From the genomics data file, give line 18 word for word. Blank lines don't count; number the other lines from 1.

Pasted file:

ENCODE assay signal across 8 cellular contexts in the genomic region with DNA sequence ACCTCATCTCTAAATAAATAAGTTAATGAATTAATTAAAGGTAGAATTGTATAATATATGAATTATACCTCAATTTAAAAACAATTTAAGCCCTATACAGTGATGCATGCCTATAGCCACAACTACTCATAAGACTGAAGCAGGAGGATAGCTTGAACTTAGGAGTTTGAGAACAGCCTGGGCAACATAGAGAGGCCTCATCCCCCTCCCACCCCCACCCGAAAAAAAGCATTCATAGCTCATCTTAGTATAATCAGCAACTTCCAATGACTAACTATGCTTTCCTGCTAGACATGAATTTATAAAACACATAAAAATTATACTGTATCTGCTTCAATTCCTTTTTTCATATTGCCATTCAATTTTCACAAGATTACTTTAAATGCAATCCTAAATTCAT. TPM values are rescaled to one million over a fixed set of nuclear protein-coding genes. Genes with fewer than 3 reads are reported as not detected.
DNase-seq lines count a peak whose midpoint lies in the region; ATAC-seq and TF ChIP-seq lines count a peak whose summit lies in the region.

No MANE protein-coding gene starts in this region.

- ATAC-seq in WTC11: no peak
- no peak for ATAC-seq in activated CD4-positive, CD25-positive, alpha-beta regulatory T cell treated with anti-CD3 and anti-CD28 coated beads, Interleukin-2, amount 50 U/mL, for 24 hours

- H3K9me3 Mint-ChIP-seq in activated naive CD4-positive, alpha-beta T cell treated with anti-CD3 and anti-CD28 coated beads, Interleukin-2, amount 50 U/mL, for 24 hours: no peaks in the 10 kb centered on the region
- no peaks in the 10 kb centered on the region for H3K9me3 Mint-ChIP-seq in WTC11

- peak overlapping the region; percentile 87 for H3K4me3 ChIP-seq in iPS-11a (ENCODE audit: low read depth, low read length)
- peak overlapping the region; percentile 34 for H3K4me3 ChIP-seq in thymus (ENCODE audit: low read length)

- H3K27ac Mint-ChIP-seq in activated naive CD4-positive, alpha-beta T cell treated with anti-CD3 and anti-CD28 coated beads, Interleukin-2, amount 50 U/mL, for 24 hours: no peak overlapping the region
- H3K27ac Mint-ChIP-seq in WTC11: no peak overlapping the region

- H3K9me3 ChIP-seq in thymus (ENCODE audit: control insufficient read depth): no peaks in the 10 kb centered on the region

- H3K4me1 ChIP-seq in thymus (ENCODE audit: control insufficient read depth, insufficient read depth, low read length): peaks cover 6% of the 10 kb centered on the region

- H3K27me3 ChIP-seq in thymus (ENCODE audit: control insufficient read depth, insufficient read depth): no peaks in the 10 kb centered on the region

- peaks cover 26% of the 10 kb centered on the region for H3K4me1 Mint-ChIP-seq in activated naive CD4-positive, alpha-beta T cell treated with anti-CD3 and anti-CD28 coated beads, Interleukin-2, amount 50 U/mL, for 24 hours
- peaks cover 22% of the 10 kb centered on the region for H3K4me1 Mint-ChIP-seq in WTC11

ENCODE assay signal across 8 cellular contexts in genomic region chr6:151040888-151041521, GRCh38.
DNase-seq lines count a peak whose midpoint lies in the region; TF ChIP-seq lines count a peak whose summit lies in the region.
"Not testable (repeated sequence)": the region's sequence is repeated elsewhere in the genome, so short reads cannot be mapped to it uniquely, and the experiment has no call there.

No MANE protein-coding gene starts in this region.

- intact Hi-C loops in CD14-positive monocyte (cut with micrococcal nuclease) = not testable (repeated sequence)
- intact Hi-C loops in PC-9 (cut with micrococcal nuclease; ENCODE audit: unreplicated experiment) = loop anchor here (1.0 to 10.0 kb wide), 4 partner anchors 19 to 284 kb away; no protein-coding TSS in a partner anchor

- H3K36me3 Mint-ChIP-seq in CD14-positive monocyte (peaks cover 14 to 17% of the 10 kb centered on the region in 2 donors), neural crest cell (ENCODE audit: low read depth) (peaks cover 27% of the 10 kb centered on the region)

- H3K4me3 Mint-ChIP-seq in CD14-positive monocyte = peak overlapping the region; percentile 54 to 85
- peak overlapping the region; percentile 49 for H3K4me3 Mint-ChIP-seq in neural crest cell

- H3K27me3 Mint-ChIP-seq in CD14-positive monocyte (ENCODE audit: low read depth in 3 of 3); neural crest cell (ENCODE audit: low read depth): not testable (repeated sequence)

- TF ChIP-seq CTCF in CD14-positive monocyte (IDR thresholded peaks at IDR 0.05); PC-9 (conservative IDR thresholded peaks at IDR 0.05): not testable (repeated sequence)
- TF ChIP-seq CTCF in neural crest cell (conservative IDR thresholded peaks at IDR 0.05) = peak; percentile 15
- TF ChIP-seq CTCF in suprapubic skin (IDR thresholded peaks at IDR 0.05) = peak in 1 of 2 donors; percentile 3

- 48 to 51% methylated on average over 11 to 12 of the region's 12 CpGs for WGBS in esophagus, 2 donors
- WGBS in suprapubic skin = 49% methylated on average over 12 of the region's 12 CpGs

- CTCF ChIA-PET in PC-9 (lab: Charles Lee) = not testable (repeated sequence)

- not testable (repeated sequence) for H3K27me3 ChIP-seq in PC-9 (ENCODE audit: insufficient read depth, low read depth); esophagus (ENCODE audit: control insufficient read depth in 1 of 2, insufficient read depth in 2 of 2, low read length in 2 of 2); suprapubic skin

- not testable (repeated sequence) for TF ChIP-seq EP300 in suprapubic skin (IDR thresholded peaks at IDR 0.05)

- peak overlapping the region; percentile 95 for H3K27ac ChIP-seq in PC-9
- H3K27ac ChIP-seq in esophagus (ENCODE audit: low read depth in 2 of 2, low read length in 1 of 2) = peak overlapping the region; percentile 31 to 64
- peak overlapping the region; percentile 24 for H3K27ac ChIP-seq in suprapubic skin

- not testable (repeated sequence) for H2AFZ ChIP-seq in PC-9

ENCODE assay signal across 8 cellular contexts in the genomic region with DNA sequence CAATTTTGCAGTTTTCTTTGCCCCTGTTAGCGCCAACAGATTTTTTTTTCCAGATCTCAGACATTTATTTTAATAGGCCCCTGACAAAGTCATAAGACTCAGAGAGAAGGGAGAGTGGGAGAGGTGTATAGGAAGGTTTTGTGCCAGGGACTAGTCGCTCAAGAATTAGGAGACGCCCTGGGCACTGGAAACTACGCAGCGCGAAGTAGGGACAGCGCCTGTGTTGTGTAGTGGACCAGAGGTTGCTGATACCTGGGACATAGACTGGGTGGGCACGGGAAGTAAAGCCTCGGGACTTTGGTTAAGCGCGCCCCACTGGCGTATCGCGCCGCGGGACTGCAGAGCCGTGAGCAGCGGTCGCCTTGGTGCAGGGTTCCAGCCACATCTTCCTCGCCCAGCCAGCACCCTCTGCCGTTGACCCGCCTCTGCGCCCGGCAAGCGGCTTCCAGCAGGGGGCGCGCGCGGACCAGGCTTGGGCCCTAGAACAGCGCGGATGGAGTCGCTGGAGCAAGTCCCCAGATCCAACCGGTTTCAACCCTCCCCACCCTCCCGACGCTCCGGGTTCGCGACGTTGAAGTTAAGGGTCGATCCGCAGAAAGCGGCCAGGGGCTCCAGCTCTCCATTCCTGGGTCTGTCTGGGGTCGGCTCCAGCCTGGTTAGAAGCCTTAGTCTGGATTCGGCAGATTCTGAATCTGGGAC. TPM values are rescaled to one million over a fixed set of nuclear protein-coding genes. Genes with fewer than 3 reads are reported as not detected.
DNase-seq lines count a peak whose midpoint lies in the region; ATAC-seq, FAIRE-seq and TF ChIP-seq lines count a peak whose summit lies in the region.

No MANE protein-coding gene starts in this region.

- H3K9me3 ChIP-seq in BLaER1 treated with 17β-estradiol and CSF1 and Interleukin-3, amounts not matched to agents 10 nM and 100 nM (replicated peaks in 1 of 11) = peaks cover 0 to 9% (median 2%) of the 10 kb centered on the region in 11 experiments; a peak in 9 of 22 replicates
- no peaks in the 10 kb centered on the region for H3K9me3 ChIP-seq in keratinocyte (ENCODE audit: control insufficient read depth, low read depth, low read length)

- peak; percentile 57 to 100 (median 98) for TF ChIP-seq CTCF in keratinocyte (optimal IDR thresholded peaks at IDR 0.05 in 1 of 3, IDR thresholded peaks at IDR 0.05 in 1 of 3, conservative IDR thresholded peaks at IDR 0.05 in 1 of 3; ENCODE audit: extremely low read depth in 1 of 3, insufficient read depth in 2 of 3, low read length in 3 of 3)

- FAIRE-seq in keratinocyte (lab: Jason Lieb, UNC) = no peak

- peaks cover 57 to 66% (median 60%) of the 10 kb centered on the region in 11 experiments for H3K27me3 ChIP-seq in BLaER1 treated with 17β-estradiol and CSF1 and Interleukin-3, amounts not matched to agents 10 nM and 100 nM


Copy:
DNase-seq lines count a peak whose midpoint lies in the region; TF ChIP-seq lines count a peak whose summit lies in the region.